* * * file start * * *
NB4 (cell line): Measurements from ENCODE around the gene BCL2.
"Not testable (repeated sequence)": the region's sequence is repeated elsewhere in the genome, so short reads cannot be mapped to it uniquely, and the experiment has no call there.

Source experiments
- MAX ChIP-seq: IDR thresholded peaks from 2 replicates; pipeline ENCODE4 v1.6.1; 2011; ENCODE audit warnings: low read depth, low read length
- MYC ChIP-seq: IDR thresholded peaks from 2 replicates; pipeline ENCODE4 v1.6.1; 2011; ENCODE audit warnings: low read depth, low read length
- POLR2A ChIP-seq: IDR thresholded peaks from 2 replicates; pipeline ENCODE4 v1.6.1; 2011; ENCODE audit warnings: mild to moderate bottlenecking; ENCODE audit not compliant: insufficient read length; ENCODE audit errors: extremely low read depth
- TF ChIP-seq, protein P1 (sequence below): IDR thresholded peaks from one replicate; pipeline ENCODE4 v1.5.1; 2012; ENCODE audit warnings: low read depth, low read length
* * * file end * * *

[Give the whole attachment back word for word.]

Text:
NB4 (cell line): Measurements from ENCODE around the gene BCL2.
"Not testable (repeated sequence)": the region's sequence is repeated elsewhere in the genome, so short reads cannot be mapped to it uniquely, and the experiment has no call there.

Source experiments
- MAX ChIP-seq: IDR thresholded peaks from 2 replicates; pipeline ENCODE4 v1.6.1; 2011; ENCODE audit warnings: low read depth, low read length
- MYC ChIP-seq: IDR thresholded peaks from 2 replicates; pipeline ENCODE4 v1.6.1; 2011; ENCODE audit warnings: low read depth, low read length
- POLR2A ChIP-seq: IDR thresholded peaks from 2 replicates; pipeline ENCODE4 v1.6.1; 2011; ENCODE audit warnings: mild to moderate bottlenecking; ENCODE audit not compliant: insufficient read length; ENCODE audit errors: extremely low read depth
- TF ChIP-seq, protein P1 (sequence below): IDR thresholded peaks from one replicate; pipeline ENCODE4 v1.5.1; 2012; ENCODE audit warnings: low read depth, low read length